Recruiting seems to come naturally to Kelly Walker. When she’s not trying to persuade students to come to the University of Alaska Fairbanks College of Fisheries and Ocean Sciences, she’s enlisting women hockey players and triathlon participants. Walker is the facilities coordinator and student recruiter for CFOS. She took the position in January 2018 after receiving both a bachelor’s and a master’s degree in fisheries from the college. Now, some 10 years after she first came to UAF, she encourages other students to follow in her footsteps. During a fourth-grade field trip from her home in Valdez to the Alaska SeaLife Center in Seward, Walker became fascinated by sea creatures. Working in the Valdez hatchery in high school shifted her... read more
November 27, 2018

Alan Tonne at the Fairbanks Experiment Farm

The World Meteorological Organization will recognize the Fairbanks Experiment Farm for more than a century of keeping weather records at a Nov. 30 ceremony in Fairbanks. The farm, which is part of the University of Alaska Fairbanks, operates the longest continuously running weather observation station in Alaska. It has been recording weather data since July 1, 1911. The World Meteorological Organization announced this summer that the farm was one of four long-term observing stations in the United States being recognized in 2018. The awards ceremony is open to the public and will take place from 1 to 2:30 p.m. Nov. 30 in Room 501 of the Akasofu Building, on the Fairbanks campus’ West Ridge. The World Meteorological Organization, which is a... read more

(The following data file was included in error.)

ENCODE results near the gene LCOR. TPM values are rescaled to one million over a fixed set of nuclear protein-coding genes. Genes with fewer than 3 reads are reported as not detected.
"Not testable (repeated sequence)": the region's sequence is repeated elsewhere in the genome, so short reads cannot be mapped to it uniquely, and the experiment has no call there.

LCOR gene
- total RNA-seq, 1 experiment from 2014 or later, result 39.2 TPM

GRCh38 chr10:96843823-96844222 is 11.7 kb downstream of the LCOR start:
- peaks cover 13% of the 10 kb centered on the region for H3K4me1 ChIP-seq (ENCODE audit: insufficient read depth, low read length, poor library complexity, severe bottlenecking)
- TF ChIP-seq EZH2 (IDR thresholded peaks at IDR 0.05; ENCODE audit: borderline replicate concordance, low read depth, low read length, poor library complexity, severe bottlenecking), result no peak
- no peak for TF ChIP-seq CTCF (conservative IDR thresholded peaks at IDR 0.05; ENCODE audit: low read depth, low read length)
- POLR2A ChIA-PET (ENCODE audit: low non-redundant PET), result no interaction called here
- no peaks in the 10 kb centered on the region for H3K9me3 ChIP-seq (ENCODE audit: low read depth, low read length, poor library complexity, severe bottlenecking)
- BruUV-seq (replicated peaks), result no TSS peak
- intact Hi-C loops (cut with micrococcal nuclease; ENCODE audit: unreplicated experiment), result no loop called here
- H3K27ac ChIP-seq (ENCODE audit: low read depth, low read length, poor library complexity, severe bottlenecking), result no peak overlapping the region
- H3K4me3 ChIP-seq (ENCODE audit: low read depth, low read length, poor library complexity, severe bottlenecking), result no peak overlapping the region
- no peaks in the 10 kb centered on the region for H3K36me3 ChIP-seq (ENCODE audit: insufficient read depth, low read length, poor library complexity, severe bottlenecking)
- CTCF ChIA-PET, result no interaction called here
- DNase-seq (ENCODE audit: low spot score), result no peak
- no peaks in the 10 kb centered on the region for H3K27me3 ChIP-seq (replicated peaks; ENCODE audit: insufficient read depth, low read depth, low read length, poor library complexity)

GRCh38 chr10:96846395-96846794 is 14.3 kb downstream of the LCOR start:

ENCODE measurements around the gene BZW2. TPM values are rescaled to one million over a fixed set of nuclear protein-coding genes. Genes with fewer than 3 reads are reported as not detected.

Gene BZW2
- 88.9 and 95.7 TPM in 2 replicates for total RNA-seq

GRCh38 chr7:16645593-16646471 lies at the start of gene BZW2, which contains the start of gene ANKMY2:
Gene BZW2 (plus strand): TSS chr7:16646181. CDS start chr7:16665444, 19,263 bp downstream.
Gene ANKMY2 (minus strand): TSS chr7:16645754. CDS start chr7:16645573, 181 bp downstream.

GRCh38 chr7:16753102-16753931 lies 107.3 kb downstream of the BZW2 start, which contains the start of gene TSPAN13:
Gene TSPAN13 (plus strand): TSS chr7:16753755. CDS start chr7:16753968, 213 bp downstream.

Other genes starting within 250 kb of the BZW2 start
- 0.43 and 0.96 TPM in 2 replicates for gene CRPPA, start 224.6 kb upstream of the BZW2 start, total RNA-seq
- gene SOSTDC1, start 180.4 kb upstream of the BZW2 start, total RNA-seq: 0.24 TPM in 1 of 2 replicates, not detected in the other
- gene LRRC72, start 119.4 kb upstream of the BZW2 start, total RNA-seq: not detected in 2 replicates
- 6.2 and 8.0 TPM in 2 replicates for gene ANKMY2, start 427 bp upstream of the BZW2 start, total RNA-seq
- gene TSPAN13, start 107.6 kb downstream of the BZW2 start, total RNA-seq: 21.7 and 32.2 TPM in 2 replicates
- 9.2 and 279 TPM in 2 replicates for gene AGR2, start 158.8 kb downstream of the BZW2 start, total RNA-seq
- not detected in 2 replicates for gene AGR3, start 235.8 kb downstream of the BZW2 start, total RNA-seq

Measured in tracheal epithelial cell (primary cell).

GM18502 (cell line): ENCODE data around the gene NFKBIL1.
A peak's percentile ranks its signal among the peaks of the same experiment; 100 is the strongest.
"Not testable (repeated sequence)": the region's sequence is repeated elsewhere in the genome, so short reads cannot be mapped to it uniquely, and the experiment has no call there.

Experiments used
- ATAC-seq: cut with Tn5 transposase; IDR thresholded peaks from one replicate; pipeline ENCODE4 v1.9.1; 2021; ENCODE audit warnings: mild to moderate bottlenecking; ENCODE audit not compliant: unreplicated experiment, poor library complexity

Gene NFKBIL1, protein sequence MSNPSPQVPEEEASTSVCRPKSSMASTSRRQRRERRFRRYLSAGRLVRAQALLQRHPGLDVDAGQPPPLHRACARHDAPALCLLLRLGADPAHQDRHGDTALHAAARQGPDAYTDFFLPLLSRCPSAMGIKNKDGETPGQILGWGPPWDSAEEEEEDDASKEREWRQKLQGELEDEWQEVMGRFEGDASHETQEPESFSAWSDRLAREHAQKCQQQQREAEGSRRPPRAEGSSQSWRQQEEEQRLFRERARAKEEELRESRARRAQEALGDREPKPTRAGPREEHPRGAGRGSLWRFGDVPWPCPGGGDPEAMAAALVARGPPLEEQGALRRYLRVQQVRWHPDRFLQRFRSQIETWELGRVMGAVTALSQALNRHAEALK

November 25, 2018
The public is invited to a party at the University of Alaska Fairbanks on Nov. 26 to watch the NASA InSight lander touch down on Mars. The event will be held in the Vis Space visualization environment, on the lower floor of the West Ridge Research Building in Room 010. Doors open at 10 a.m., and the lander is scheduled to touch down at approximately 11 a.m. The party will feature NASA television coverage of the landing, which is scheduled to run from 10 to 11:30 a.m. The event will also include discussion about Mars and space exploration by members of the Geophysical Institute, and a Mars trivia contest with prizes. InSight is short for Interior Exploration Using Seismic Investigations, Geodesy and Heat Transport. The mission, which... read more